Youth voices are often not heard or respected by adults. A study exploring stakeholder voice in the Individualized Education Program (IEP) development process found that youth spoke significantly less during their IEP meetings (3% of the time) than special education teachers (51% of the time) and family members (15% of the time).1

Our Strategies:
  • Capacity Building Workshops: Youth participate in leadership and employment preparation workshops in order to practice self-expression, develop disability and self-awareness, and build leadership, self-advocacy, and soft skills (communication, problem-solving, listening, conflict resolution).
  • Community-Based Activities:  Youth participate in advocacy field trips, team-building activities, and hands-on experiential workshops in order to practice self-advocacy, refine skills, and develop youth voice.
  • Work-Based Learning Opportunities: Youth participate in work-based learning, including internships, in order to apply their skills, advocate for their needs in the workplace, communicate their strengths, challenges, needs and preferences, and prepare for their transition into adult life.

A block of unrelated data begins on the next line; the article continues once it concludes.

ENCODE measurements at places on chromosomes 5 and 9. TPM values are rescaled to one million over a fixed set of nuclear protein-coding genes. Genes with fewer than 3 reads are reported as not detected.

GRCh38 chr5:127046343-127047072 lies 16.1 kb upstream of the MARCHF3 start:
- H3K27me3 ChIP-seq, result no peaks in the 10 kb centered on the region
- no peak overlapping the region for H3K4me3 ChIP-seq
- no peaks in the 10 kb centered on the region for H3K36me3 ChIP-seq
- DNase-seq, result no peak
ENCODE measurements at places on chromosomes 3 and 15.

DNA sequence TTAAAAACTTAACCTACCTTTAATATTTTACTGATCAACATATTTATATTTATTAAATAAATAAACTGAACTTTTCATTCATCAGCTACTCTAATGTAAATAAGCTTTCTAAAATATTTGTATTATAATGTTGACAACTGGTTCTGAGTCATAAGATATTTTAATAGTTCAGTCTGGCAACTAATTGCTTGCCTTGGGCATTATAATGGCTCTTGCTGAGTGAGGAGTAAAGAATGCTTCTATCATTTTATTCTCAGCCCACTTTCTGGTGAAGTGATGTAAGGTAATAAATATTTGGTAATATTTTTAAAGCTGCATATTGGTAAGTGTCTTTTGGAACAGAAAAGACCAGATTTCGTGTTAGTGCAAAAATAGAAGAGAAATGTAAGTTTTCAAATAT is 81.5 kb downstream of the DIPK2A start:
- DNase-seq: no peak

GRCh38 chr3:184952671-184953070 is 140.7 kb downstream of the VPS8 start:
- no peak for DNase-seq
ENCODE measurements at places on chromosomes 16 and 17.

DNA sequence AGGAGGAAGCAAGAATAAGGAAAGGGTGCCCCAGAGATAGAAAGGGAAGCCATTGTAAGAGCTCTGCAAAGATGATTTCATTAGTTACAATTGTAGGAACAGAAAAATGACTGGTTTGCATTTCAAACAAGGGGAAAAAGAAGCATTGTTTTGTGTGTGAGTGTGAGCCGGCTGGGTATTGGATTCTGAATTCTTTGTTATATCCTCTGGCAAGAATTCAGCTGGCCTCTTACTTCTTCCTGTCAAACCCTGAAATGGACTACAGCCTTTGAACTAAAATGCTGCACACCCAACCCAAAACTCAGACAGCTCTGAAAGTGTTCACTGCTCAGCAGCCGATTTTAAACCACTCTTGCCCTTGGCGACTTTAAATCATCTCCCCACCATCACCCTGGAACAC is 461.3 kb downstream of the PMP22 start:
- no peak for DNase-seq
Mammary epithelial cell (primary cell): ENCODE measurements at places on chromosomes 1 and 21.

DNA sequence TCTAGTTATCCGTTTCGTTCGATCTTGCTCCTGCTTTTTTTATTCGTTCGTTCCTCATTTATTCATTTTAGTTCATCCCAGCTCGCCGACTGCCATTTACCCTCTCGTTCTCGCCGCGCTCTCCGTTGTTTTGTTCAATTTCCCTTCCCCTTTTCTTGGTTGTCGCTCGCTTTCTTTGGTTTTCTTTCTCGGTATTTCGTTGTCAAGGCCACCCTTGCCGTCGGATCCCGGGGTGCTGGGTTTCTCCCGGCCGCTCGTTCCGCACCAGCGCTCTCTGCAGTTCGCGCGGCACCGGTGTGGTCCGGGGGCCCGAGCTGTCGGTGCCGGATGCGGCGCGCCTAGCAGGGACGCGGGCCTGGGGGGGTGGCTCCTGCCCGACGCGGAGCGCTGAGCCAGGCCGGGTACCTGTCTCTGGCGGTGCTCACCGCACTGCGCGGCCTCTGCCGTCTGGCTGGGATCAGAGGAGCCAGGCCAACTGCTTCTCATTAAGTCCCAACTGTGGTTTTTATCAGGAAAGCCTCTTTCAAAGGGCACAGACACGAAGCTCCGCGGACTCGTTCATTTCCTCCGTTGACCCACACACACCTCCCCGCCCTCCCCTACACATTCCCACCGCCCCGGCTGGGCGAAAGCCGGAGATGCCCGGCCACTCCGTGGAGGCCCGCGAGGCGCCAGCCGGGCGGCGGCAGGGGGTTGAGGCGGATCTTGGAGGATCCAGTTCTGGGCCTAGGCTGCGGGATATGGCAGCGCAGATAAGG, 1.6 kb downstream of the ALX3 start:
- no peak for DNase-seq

• Civic Engagement Experiences: Youth participate in experiences that give them a platform to inform systems change for future generations. Youth apply their skills and practice youth voice and collective advocacy. Examples of civic engagement experiences include dialogue facilitation, stakeholder meeting participation, blogging, testifying, contributing to panels, presenting at local and national conferences, producing public awareness videos, and leading social justice projects.
Voices of Change Peer Network



Voices of Change Peer Network

color boxes -prev-sys

Purpose: To provide a way for DC youth with disabilities, IEPs, and 504 plans (ages 12-25) to connect to opportunities in their communities to be leaders and build the skills needed to succeed. The Voices of Change Peer Network provides DC youth leaders with opportunities to speak to policy makers in government; connect with employers; work with peers to build self-advocacy skills; participate in local and inter-state transition conferences; facilitate and lead local trainings and workshops for youth, schools, service providers, parents, etc.; network with local and national experts; and participate in self-expression through the arts.

Who it serves: DC youth with disabilities, IEPs, and 504 plans (ages 12-25)

Power with Partners:

Quality Trust for Individuals with Disabilities, and the DC Secondary Transition Community of Practice

Learn more here →